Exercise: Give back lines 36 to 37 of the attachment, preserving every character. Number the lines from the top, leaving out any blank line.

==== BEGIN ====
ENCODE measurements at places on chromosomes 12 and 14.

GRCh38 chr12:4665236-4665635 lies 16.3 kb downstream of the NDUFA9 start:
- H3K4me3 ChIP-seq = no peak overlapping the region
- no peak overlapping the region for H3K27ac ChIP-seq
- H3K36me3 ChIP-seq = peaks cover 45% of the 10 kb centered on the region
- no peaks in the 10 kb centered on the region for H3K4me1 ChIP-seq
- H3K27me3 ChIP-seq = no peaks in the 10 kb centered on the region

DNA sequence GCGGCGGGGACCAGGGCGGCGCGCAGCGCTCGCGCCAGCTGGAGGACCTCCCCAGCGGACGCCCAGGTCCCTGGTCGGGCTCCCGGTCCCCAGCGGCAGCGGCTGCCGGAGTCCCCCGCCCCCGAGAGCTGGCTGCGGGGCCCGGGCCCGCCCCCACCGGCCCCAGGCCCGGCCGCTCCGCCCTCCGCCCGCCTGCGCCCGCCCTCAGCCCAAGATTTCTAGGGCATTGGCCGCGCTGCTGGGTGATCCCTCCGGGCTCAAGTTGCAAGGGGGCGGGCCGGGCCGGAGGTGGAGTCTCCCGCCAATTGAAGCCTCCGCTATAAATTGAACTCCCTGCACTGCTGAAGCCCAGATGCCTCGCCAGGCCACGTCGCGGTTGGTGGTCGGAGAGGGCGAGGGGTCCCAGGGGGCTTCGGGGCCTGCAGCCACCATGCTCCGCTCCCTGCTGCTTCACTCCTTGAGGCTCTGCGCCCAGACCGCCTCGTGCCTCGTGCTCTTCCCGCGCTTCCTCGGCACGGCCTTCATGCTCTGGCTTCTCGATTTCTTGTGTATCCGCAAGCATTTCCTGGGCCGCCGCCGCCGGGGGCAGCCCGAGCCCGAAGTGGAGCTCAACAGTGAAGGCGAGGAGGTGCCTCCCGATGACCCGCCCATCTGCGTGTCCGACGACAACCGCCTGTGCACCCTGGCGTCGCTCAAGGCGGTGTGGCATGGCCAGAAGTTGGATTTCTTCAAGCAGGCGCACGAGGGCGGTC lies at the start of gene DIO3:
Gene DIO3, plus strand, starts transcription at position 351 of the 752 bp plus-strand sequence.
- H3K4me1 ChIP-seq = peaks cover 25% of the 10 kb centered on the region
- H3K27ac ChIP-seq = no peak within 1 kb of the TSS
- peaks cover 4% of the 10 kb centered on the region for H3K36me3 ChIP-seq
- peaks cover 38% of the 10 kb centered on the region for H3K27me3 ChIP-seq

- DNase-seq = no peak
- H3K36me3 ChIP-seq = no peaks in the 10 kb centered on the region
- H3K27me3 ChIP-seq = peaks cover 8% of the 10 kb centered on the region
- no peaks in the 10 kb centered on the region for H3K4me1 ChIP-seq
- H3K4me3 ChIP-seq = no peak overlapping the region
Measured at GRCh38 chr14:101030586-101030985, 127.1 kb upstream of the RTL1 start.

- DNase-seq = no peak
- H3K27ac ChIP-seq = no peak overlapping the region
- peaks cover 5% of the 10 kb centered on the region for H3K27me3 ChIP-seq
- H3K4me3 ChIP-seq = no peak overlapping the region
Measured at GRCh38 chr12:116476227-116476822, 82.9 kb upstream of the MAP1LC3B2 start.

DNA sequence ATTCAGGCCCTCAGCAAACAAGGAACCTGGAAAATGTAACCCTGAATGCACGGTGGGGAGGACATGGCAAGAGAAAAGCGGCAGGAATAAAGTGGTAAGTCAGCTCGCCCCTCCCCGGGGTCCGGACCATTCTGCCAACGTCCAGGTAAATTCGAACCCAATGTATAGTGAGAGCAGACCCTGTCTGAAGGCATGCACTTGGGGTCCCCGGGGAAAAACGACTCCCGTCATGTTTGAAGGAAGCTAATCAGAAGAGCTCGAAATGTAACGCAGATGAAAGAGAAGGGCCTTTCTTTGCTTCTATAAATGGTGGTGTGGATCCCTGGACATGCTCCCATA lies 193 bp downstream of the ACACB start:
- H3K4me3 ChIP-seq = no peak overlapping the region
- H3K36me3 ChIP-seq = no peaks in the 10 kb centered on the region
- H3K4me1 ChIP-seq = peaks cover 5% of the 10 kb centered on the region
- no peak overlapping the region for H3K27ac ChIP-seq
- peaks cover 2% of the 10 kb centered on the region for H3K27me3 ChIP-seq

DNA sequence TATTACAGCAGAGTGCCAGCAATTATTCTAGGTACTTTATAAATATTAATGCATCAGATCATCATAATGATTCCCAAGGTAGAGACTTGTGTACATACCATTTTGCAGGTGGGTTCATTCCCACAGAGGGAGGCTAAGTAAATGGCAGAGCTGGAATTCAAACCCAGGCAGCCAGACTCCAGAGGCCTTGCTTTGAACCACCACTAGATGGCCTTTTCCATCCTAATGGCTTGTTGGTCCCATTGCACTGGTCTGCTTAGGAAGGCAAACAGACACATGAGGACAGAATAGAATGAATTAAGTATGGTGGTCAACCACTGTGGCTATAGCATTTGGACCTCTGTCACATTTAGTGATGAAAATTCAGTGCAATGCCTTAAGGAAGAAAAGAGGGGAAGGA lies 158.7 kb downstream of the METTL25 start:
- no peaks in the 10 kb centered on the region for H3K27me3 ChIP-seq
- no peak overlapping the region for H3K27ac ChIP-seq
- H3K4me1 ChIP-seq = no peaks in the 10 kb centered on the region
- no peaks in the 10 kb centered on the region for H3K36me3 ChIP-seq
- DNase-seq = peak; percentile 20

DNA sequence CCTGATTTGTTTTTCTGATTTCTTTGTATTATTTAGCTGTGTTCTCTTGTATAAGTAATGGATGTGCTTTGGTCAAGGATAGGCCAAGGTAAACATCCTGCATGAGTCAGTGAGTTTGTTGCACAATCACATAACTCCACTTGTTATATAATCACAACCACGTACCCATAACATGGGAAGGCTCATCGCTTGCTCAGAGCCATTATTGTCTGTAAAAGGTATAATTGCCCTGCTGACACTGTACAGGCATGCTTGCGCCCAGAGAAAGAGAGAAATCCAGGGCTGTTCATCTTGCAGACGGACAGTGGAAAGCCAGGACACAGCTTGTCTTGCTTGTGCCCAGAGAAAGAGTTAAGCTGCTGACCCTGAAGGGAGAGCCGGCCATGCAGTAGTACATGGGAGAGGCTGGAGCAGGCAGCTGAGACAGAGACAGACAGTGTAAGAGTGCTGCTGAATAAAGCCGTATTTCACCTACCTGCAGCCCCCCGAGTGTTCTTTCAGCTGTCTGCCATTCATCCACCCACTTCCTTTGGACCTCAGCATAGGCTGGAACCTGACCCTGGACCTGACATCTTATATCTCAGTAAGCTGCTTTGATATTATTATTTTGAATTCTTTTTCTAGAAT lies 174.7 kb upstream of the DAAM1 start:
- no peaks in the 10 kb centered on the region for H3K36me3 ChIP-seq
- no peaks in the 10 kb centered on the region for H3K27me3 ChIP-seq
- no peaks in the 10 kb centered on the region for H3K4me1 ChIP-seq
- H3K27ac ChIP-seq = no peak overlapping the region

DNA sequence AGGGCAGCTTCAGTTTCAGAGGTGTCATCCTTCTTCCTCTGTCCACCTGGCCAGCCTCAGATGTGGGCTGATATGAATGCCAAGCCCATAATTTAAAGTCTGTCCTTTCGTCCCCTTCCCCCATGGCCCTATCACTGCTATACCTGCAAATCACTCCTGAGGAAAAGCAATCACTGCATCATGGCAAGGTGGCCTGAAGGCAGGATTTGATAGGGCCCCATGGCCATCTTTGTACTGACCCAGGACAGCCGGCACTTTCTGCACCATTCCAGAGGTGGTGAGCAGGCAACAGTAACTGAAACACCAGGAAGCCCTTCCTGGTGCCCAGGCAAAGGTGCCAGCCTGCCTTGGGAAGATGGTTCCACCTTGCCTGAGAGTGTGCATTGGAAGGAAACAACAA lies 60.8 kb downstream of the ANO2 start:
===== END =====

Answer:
- DNase-seq = peak; percentile 20

DNA sequence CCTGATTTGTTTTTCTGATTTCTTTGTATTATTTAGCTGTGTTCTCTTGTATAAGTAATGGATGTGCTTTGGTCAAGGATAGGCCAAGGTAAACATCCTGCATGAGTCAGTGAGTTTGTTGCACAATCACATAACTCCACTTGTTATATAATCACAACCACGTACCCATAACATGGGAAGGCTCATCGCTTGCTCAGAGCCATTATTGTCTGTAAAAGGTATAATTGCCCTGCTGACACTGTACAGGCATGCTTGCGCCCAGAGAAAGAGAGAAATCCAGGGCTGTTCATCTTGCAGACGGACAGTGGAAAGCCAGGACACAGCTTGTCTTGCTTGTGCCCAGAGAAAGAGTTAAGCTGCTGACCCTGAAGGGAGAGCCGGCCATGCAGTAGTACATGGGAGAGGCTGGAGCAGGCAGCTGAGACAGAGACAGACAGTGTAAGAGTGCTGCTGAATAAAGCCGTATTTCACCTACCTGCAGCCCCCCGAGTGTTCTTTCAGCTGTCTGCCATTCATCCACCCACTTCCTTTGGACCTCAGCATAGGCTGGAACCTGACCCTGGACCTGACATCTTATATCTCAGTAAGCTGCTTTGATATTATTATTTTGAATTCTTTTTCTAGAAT lies 174.7 kb upstream of the DAAM1 start: